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FCC is pushing out low-income subscribers, because apparently they’re not good enough

Recently made public, is the news arriving about the FCC and their customer base.

The federal Lifeline program that lets low-income people use a 9.25$  monthly household subsidy to buy internet or phone access, is being scaled back due to a recent vote by the FCC. This change comes in response to a new spending cap that basically prevents people who qualify for the subsidies, to actually receive them. It doesn’t stop there, apparently the FCC is going to lengths to ensure resellers- telecom providers that don’t operate on their own infrastructure- from offering a Lifeline service subsidized plan.

Some of the aforementioned changes take place immediately, as for other aspects, the FCC is taking into account public approval first. The FCC has put out a public comment to see what everyone thinks about a potential ban on resellers participating in the program.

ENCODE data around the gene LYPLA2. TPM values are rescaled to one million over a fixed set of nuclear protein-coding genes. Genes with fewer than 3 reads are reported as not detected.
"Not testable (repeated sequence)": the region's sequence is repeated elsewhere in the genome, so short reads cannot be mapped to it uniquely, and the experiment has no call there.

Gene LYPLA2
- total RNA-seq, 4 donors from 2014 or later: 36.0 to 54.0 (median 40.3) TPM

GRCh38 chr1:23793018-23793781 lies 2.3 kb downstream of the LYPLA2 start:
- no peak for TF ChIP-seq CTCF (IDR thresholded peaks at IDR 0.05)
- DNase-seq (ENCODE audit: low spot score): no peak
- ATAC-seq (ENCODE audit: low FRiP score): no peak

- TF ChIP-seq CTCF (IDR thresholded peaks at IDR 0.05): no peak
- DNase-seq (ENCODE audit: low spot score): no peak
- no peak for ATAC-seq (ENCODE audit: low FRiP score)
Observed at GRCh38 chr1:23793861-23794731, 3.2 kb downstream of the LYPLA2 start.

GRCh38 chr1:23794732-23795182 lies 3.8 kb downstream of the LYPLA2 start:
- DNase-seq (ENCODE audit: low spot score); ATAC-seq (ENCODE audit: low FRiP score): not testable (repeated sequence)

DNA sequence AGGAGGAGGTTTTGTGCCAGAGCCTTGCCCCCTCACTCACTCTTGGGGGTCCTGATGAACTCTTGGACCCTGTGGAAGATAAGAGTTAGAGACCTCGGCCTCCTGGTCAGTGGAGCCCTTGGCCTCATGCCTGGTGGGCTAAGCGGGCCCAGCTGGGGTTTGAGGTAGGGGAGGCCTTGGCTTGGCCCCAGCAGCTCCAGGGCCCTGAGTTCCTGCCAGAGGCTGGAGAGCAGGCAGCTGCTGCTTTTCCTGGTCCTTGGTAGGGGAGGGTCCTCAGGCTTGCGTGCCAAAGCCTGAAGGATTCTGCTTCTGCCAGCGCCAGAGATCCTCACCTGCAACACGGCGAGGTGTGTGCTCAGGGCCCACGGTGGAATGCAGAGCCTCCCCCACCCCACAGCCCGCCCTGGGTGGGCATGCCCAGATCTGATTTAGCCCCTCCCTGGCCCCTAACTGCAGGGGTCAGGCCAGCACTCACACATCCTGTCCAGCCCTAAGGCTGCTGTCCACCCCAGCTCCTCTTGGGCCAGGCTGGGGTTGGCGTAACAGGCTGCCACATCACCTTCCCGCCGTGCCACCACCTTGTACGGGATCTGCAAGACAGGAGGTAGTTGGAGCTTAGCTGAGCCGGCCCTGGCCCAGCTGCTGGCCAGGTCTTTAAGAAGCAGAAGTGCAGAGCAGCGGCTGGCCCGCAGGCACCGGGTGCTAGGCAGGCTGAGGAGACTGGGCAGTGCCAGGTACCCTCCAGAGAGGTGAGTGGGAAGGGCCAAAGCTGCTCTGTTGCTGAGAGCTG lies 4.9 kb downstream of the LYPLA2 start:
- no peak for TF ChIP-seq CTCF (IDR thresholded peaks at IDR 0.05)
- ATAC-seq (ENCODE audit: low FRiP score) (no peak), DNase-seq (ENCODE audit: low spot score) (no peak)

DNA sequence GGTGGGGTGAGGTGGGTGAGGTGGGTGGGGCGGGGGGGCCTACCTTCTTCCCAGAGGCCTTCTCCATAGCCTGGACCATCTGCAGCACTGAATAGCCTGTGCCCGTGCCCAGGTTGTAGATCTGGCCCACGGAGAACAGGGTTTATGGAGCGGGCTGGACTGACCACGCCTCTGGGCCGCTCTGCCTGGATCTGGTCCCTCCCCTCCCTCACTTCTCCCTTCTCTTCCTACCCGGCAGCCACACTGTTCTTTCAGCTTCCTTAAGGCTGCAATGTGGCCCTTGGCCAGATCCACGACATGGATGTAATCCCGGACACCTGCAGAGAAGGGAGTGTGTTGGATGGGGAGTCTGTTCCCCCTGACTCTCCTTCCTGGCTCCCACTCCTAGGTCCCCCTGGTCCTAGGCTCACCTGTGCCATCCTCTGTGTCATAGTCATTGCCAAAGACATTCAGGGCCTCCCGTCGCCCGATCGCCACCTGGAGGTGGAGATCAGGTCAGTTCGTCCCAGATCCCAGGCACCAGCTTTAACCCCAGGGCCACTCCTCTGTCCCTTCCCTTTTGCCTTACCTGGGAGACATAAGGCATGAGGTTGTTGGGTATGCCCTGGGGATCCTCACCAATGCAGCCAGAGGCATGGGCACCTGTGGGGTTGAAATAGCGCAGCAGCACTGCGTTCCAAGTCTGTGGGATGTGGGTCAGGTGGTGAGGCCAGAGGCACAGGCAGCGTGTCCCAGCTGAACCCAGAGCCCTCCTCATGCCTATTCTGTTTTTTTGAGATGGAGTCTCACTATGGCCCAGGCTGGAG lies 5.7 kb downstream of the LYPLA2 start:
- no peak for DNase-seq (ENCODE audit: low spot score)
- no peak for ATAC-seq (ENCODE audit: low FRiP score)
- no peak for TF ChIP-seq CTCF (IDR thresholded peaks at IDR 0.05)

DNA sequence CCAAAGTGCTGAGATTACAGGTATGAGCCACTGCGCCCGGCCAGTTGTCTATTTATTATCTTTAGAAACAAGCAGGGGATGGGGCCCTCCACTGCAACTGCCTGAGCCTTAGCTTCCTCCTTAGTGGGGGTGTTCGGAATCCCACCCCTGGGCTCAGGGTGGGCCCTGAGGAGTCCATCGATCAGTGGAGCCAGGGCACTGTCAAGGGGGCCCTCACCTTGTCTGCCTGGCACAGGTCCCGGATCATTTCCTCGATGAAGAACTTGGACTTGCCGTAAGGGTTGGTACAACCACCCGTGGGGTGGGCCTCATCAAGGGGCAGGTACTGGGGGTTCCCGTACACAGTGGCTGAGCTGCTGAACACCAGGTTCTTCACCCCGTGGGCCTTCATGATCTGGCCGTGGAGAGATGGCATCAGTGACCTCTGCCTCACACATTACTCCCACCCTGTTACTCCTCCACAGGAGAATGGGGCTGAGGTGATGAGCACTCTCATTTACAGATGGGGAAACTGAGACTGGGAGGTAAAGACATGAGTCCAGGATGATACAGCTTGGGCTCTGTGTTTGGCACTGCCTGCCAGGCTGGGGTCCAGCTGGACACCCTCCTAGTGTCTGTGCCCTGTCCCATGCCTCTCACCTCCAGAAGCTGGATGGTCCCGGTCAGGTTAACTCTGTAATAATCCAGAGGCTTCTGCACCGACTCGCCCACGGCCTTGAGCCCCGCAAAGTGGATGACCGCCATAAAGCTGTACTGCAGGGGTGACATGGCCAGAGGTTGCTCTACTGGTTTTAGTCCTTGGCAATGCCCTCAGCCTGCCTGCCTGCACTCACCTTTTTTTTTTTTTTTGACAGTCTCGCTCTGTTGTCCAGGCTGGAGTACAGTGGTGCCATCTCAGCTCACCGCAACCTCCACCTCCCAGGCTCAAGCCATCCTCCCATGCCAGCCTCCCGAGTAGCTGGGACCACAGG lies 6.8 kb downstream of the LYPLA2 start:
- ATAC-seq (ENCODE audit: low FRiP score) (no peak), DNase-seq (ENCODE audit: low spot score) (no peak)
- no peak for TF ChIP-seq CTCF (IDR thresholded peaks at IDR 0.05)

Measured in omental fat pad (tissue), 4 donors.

This news from the FCC may affect up to 70% of wireless phone users with Lifeline subsidies, which may force them to find new providers. If resellers are excluded from the program, there would be a limitation of other options on the market. This may result in low-income people from finding any provider that will accept Lifeline and essentially forsaking those people and limiting them even more so. So much for a lifeline.

There has also been a change in the eligibility for Tribal residents. The FCC eliminated the 25$ extra subsidy for Tribal residents who live in urban areas. Only in rural areas will the 25$ extra subsidy be available for Tribal residents.

The FCC stated that they took these measures to help prevent fraud and abuse  as well as waste. They also stated that they are beginning to create a new implementation to help ensure minimal abuse and falsification.

When a representative was asked about how many Lifeline subscribers they had talked to before commencing with these changes, their answer was more so an avoidance of the question, rather than a response. 

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